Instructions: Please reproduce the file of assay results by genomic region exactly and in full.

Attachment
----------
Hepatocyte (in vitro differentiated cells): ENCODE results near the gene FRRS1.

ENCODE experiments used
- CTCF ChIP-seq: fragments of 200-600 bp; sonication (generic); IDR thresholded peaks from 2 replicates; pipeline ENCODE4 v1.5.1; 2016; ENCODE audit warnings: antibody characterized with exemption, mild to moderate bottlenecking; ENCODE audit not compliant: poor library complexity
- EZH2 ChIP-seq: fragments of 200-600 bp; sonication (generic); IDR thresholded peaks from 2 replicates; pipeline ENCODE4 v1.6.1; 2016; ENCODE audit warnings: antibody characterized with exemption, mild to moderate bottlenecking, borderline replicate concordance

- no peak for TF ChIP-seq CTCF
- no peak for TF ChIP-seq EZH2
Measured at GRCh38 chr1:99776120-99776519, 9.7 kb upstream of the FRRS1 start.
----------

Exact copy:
Hepatocyte (in vitro differentiated cells): ENCODE results near the gene FRRS1.

ENCODE experiments used
- CTCF ChIP-seq: fragments of 200-600 bp; sonication (generic); IDR thresholded peaks from 2 replicates; pipeline ENCODE4 v1.5.1; 2016; ENCODE audit warnings: antibody characterized with exemption, mild to moderate bottlenecking; ENCODE audit not compliant: poor library complexity
- EZH2 ChIP-seq: fragments of 200-600 bp; sonication (generic); IDR thresholded peaks from 2 replicates; pipeline ENCODE4 v1.6.1; 2016; ENCODE audit warnings: antibody characterized with exemption, mild to moderate bottlenecking, borderline replicate concordance

- no peak for TF ChIP-seq CTCF
- no peak for TF ChIP-seq EZH2
Measured at GRCh38 chr1:99776120-99776519, 9.7 kb upstream of the FRRS1 start.